A large genetic study has uncovered a single 'letter' change in DNA which is associated with autism. The multi-national collaborative team, who published their findings in Nature, also identified two further regions of the genome which could contain other rarer genetic changes that have an even greater influence on the condition. Coinciding with these discoveries and publishing their findings in the Proceedings of the National Academy of Sciences, a team led by Professor Thomas Sudhof of Stanford University has shed light on how a previously discovered genetic change may be resulting in the human disorder.
Autism is a complex brain disorder characterised by impaired social interaction and communication as well as restricted and repetitive behaviours. The prevalence of autism is currently one to two people per 1000 and is highly heritable - approximately 90 per cent of cases are thought to be at least partly influenced by genes. However, exactly which genes and how they bring about the disorder remain unknown.
In continued pursuit of autism's complex genetic architecture, a large multinational collaboration led by researchers at the Broad Institute of Harvard and MIT, Massachusetts General Hospital, Johns Hopkins University and elsewhere mounted a two-pronged, genome-scale approach.
The first component made use of a family-based method, called 'linkage'. Linkage studies compare the DNA from patients affected by a disorder with their family members in order to detect portions of the genome which could contain causal genetic variants. The results of the study identified regions of chromosome 6 and 20. Although further research is required to pinpoint the exact causal changes within these regions that contribute to autism, study author Mark Daly explains that 'the genomic regions we've identified help shed additional light on the biology of autism and point to areas that should be prioritized for further study'.
The second prong was a population-based method, referred to as an association study. This type of study examines DNA from unrelated individuals and uncovers genetic variants which are associated with a given disorder. With this method, the researchers found a single-letter change in the genetic code known as a SNP (pronounced 'snip') on chromosome 5 near a gene known as semaphorin 5A. This gene encodes a protein thought to help guide the growth of neurons.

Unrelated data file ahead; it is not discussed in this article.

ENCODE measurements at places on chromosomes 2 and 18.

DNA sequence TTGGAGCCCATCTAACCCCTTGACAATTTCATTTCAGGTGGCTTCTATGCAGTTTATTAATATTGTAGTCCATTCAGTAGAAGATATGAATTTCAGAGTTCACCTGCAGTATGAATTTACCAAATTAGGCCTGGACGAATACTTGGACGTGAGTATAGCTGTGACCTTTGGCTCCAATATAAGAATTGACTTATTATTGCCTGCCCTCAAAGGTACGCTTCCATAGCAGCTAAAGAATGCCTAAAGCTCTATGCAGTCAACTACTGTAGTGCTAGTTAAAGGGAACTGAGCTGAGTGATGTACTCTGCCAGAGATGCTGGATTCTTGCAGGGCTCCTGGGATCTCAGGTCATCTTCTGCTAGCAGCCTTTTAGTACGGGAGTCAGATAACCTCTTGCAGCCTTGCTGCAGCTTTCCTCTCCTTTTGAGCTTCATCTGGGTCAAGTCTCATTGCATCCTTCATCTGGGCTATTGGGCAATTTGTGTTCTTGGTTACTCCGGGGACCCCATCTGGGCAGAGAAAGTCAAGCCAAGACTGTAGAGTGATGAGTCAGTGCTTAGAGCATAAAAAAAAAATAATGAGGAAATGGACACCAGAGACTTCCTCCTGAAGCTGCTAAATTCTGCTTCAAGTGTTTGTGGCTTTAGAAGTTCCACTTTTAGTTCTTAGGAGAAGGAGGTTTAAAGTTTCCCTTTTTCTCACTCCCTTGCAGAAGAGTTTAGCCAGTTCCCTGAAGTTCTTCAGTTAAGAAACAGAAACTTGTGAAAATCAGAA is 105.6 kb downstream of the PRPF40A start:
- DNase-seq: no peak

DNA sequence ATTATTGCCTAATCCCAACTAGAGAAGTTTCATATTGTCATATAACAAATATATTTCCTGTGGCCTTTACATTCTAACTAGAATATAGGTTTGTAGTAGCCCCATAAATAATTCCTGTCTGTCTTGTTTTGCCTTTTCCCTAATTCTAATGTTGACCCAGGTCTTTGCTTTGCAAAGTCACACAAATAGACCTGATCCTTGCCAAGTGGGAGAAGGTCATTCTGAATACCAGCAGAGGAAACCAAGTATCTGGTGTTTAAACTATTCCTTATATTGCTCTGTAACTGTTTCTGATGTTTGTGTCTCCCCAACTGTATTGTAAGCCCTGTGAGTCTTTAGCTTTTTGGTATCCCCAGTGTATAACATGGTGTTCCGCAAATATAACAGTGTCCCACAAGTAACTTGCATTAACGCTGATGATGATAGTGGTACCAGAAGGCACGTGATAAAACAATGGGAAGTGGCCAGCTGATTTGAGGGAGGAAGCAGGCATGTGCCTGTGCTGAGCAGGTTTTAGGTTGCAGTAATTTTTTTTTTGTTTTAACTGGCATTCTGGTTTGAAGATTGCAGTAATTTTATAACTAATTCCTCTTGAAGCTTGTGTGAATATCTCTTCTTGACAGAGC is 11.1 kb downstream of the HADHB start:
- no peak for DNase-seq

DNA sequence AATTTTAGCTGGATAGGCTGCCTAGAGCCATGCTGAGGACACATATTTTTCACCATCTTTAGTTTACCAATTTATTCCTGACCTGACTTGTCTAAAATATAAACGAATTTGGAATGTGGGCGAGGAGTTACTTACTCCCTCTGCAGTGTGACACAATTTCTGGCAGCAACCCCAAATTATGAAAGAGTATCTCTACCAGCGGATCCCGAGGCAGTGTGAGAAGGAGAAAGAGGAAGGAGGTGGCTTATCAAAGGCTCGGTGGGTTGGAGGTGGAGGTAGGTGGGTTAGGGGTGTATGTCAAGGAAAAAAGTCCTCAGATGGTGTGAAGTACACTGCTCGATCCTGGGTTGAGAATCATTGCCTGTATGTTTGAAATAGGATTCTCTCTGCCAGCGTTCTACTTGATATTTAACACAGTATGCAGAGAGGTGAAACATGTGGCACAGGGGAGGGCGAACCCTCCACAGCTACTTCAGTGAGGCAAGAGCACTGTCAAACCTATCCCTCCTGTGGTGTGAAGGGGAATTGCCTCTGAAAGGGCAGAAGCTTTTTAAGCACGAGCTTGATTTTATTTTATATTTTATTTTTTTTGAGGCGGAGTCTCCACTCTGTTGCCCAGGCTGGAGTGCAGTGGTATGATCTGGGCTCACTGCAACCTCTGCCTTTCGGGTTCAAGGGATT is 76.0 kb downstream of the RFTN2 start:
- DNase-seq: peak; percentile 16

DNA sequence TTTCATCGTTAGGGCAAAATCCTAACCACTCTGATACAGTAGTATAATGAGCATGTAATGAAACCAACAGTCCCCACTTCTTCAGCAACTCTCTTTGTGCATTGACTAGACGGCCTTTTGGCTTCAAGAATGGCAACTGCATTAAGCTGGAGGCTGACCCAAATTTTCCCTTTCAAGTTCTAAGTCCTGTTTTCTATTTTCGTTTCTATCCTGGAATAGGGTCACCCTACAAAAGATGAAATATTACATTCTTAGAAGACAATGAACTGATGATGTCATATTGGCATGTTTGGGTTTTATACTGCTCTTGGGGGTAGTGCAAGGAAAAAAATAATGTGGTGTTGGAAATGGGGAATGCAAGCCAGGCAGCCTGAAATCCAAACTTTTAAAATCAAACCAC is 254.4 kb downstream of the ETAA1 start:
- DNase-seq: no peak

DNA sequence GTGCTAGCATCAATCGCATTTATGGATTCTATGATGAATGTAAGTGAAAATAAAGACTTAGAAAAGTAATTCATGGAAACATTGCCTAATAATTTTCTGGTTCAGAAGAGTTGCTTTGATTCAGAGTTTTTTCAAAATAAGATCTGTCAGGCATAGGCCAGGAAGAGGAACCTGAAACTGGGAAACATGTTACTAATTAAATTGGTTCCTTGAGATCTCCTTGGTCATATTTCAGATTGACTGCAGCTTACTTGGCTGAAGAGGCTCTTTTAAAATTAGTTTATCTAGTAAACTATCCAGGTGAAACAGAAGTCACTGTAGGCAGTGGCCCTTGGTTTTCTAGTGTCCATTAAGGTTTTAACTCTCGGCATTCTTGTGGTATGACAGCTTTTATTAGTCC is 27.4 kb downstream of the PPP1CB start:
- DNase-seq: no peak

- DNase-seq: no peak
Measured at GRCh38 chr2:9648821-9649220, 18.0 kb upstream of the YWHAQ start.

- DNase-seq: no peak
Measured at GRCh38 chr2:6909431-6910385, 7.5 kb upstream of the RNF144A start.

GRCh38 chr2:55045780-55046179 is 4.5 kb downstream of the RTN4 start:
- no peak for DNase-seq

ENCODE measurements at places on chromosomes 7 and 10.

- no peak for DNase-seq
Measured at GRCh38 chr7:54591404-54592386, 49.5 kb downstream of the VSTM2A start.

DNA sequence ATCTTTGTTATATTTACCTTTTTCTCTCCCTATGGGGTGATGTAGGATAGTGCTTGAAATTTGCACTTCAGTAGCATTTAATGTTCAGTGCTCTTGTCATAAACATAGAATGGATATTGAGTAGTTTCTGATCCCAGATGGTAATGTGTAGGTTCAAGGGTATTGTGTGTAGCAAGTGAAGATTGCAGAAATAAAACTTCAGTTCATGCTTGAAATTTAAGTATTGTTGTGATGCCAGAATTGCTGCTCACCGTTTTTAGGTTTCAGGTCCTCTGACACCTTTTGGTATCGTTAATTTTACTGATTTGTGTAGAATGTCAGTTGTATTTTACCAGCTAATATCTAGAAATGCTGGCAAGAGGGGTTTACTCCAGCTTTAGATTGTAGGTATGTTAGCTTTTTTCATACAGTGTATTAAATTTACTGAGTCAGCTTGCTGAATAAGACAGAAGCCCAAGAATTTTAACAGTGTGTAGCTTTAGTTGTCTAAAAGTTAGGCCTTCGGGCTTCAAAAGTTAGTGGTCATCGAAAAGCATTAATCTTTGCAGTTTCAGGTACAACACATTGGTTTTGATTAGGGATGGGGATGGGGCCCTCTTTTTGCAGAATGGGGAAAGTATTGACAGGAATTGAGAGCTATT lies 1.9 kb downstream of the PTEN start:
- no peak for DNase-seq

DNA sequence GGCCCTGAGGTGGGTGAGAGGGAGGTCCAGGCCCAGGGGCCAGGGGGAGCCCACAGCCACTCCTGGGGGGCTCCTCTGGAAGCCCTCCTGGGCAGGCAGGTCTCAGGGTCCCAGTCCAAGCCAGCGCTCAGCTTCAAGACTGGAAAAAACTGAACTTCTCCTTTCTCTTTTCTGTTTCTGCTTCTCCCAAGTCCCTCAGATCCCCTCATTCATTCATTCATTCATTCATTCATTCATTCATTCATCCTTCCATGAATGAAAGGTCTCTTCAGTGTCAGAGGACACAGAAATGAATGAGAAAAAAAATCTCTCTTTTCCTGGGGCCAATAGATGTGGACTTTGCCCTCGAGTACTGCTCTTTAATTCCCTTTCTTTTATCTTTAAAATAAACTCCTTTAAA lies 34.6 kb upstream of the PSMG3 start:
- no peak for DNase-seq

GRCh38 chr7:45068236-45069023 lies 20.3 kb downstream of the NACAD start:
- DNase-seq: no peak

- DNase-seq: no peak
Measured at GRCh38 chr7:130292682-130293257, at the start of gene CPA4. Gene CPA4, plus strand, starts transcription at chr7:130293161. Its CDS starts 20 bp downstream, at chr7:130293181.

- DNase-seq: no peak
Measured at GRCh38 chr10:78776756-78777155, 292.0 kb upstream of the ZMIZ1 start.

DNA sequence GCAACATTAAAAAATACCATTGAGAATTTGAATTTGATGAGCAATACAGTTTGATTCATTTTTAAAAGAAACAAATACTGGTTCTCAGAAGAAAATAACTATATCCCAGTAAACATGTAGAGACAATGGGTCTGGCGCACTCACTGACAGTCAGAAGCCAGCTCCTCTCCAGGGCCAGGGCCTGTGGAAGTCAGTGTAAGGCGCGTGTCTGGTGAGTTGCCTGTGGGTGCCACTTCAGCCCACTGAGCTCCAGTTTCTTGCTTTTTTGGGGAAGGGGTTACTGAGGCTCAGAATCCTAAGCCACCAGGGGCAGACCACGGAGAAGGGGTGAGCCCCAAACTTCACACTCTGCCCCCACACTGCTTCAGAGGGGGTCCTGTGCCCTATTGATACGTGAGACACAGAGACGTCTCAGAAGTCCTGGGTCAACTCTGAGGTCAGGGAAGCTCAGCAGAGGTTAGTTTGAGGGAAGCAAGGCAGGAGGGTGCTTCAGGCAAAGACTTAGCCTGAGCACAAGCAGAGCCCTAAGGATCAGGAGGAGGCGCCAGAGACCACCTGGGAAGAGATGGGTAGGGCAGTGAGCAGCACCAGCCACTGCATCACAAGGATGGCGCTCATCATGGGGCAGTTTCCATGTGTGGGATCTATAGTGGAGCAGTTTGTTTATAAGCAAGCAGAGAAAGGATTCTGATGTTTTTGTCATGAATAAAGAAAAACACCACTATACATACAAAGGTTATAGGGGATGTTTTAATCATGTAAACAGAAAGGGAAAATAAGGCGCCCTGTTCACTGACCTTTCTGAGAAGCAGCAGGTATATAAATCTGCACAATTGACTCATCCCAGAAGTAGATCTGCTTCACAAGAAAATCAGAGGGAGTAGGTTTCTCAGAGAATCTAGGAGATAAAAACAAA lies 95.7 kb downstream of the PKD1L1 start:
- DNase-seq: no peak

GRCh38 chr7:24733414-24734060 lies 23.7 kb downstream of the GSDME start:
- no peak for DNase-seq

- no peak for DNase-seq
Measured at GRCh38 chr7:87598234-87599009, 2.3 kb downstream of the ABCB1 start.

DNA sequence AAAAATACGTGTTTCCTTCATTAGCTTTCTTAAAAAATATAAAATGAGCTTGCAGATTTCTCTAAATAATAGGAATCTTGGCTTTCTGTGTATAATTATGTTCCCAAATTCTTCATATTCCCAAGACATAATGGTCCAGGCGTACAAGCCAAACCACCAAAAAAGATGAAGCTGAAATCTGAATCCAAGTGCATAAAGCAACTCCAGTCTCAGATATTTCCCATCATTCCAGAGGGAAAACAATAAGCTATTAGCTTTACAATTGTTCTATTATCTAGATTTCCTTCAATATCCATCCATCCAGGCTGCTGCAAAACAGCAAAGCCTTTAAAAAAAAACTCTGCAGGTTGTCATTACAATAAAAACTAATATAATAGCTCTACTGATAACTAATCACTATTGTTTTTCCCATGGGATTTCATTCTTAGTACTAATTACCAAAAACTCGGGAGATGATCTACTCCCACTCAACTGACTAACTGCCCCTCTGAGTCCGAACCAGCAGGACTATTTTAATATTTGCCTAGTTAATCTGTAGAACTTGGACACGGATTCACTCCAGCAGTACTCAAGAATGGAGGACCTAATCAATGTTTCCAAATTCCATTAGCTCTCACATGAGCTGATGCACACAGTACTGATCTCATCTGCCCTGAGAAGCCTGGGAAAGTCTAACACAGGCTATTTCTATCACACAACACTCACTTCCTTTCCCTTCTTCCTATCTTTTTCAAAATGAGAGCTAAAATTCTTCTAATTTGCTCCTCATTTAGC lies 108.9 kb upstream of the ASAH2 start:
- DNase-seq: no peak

'This study is key - it reinforces the notion that deficit in proper neuronal interaction is involved with autism neuropathology' said Dr Andy Shih, vice president of scientific affairs of Autism Speaks. 'If this finding holds and is further supported with additional research such as a functional study of the variant semaphorin 5A, this molecule could represent another biological target for pharmaceutical intervention in the future and possible treatment for some individuals with autism'.
Co-lead author Professor Lauren Weiss states, 'We can now begin to explore the pathways in which this novel gene acts, expanding our knowledge of autism's biology'.
A team led by Professor Thomas Sudhof did just this in response to the discovery that deletion of the gene neurexin-1alpha occurs in about 0.5 per cent of autism cases. 'Because of our longstanding interest in neurexin-1alpha, we already had mice that were bioengineered to be lacking in neurexin-1alpha,' Sudhof explains. 'So we decided to look closely at those mice to see whether this genetic deficiency led to any changes in communication between neurons and, if so, whether the disrupted or altered communication was correlated with any observable behavioural abnormalities reminiscent of those associated with human cognitive disorders such as autism or schizophrenia'.
The researchers noticed that the mutant mice had alterations in their 'synapses' - regions where nerve cells signalled to one another. Furthermore, the defect affected only excitatory synapses, as opposed to inhibitory. 'This selective change in the strength of one type of synapse, but not the other type, alters the balance between the two' said Sudhof.
The mutant mice displayed behavioural traits characteristic of those associated with autism, such as repetitive stereotypical behaviour. Similarly analogous to human patients, mice lacking the neurexin-1alpha gene were not compromised in day-to-day functions. Sudhof goes further to explain that 'they were actually better than the control mice at executing tasks requiring motor coordination, such as balancing atop a rotating rod without falling off'.Sudhof and his colleagues at the Stanford Institute for Neuro-Innovation and Translational Neurosciences now plan to investigate whether other autism-related genes affect the nervous system, including those identified in the above study published in Nature.